Dickie Goodman – Mr. Jaws
I don’t know if any young people will read this, but I’m here to perform a service for them if they do. The next time someone of your parents’ or grandparents’ generation makes a snotty comment about the music you love – and they will – I want you to play “Mr. Jaws” for them, and leave the room. It’s the ultimate mic drop.
Now, when I was 11 years old, I loved “Mr. Jaws”. But I had a good excuse: I was 11. Who else was listening to this and thinking they wanted more? An army of 11-year-olds couldn’t have pushed a song to number 4 on Billboard and number 1 on Cash Box. (We didn’t do much better in Canada – it reached number 13 on RPM’s chart.) Who were those people who called into radio station request lines and picked this over, say, Neil Sedaka’s magnificent “Bad Blood”, which knocked it from the top of Cash Box’s chart? Or who went to the local record store and put down $1.29 for this rather than one of the great songs that “Mr. Jaws” uses clips from, like “Jive Talkin’” or “Why Can’t We Be Friends?”, or pretty much anything else in the store? Why?
If you don’t remember, we were all a bit nuts over sharks in 1975. “Jaws” was the first real movie blockbuster, dominating the culture that summer, and it definitely had a lot of us looking at the ocean differently. I didn’t even see it until it came to our local drive-in in the summer of 1976, but just knowing it existed – knowing that sharks ATE PEOPLE! – made me wary of the ocean, and I can’t say that’s ever really changed (I feel a bit anxious just remembering it now). But “Mr. Jaws”? Shouldn’t there be a limit to fanaticism? Imagine if something similar were done in our era for Harry Potter or The Avengers. Would we even notice, let alone stream it? Once, maybe, out of curiosity, but we might also skip it after the first few seconds. That may say more about our attention spans than the quality of the track, but even if streaming didn’t exist, we sure as hell wouldn’t get in our cars and trek down to Sam the Record Man (R.I.P.) for the latest parody record.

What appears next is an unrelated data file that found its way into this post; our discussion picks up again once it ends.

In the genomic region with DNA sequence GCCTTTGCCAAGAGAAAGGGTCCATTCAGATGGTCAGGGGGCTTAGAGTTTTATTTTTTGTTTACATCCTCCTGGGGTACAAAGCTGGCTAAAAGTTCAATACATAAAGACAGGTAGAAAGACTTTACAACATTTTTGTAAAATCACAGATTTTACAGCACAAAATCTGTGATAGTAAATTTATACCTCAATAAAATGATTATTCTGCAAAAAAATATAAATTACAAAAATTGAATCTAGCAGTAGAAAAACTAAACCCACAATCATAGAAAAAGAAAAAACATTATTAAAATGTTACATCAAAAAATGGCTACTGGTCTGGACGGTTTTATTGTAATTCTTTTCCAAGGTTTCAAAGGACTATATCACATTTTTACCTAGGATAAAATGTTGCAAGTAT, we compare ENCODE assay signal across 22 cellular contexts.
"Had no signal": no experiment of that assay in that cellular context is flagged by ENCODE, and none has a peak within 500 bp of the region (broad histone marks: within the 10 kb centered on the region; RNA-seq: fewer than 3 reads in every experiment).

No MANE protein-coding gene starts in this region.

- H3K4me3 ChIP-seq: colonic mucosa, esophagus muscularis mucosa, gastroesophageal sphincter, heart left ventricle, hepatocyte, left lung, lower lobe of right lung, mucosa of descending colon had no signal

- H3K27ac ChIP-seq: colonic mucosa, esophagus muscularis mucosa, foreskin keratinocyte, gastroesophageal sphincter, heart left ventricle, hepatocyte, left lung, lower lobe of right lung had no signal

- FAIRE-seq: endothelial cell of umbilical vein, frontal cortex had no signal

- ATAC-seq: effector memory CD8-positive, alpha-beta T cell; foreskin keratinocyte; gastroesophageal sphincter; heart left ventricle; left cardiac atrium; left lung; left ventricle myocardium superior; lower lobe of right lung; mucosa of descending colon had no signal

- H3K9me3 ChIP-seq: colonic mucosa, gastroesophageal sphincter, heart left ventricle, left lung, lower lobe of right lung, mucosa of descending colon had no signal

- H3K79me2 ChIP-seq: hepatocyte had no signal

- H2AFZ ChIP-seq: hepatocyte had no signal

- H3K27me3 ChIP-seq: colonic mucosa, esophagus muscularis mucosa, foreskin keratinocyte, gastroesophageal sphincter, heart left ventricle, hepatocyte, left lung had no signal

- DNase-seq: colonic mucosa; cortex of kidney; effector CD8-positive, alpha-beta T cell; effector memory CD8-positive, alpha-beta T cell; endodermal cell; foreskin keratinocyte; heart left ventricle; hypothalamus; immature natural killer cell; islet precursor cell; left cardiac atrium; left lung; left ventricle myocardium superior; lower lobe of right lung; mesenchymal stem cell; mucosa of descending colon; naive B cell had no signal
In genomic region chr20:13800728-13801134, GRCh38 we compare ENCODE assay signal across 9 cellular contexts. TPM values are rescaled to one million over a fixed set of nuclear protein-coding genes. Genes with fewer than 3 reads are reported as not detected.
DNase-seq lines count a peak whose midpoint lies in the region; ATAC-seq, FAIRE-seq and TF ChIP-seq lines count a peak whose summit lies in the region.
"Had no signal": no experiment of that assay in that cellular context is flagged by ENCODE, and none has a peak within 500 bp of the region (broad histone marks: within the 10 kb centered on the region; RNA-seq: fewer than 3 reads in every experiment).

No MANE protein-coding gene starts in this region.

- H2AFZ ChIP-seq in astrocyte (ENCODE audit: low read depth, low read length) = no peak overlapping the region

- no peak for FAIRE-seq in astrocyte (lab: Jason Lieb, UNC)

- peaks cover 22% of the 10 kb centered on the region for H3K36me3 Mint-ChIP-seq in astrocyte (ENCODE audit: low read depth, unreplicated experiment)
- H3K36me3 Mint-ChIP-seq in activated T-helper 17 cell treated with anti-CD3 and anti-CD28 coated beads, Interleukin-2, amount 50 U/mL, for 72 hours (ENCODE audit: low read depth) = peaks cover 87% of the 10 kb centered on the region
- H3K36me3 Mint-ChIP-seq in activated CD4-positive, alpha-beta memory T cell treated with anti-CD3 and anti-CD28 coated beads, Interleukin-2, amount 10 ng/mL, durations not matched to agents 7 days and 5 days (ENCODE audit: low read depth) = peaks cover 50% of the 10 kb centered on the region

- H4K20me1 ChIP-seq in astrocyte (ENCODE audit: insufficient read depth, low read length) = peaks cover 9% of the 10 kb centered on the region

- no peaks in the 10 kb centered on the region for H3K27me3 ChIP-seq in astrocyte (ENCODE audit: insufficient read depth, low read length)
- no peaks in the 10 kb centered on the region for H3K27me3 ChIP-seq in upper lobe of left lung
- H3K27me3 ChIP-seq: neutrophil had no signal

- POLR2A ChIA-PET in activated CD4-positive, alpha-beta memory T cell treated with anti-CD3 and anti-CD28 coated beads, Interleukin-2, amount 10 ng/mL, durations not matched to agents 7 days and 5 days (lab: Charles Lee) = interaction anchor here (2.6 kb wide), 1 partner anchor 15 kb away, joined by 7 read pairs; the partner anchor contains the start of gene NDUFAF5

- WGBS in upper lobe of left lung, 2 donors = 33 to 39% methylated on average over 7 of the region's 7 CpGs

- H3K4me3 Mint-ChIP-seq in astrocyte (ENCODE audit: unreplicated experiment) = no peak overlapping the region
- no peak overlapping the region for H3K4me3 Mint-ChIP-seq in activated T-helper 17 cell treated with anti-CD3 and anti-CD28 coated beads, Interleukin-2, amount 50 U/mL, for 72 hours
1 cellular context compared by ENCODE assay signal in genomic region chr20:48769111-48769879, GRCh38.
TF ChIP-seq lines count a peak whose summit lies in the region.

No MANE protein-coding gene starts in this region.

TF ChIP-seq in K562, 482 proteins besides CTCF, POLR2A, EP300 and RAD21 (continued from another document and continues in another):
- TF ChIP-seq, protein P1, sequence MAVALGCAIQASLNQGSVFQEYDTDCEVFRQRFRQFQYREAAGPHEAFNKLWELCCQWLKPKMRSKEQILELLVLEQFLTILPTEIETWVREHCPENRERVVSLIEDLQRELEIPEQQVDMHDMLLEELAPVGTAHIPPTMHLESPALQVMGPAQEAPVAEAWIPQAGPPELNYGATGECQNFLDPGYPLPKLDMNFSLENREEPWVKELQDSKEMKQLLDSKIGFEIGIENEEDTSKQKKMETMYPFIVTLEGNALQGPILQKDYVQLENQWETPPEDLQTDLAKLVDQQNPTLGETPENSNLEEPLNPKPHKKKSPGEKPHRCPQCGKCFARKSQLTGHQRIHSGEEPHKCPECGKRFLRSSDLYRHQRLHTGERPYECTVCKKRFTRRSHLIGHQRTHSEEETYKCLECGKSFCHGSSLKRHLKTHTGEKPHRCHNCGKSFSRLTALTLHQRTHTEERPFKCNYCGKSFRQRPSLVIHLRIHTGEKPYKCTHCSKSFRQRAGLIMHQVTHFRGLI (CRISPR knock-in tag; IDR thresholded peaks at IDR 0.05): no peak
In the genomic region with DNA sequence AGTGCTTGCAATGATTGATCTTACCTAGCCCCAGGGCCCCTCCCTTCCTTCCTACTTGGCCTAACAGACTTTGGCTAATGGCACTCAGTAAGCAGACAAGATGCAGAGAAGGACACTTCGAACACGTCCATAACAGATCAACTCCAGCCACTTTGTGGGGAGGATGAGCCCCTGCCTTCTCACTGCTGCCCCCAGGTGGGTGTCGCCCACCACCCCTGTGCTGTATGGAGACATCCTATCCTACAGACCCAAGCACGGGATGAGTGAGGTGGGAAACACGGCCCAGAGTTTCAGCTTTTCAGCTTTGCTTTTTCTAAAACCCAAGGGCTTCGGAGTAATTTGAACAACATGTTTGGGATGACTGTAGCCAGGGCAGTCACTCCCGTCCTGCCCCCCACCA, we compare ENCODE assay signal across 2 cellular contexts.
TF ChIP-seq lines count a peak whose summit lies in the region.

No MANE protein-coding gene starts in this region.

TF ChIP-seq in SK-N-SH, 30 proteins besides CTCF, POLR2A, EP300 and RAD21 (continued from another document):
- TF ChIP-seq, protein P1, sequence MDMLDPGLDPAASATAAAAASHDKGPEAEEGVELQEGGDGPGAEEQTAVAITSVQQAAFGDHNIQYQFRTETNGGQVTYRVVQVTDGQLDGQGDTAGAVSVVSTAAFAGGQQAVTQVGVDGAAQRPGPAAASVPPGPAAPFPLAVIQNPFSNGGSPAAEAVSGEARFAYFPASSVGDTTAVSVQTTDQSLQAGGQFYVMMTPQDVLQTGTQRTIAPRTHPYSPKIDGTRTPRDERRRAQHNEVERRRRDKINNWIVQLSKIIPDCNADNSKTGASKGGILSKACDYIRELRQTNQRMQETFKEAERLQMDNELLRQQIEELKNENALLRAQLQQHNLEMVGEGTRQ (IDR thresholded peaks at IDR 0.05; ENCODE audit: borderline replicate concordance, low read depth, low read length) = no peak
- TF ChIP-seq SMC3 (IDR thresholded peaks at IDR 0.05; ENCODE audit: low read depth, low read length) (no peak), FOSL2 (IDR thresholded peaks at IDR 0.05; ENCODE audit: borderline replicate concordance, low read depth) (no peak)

None of this is to disrespect Goodman. His “break-in” style of sampling was ahead of its time, and he made a nice career out of it, charting tracks (it feels wrong to call them songs) for over 20 years. He didn’t really make any money from it, since, as hip hop artists were to later learn, creators don’t much like it when other people repurpose their stuff. According to his children, financial problems were likely a factor when Goodman killed himself at 55.
As campy as it is, “Mr. Jaws” still has a few good bits. My favourite is when Goodman asks the shark why nothing seems to hurt him, and he responds with the whispered “Big boys don’t cry” from 10cc’s “I’m Not in Love”, which is pretty brilliant.
And here’s a confession. I was so in thrall of what Goodman was doing that when he took a shot at “Star Wars” two years later, I decided to do the same. The ambition is mind-numbing to consider: my record collection was a bunch of K-tel compilations and maybe two dozen 45s, and my recording device was a small tape recorder. I would record my question, position the microphone next to my stereo speakers, start the song and wait to hit the “record” button right before the lyric I wanted came on. If I was too early or too late, I’d rewind and try again. The man hours that went into that thing – which got close to 10 minutes long as I recall – is astonishing. The lesson from this: never underestimate the power of a nerd on a mission. Which is maybe something you could say about Goodman, too.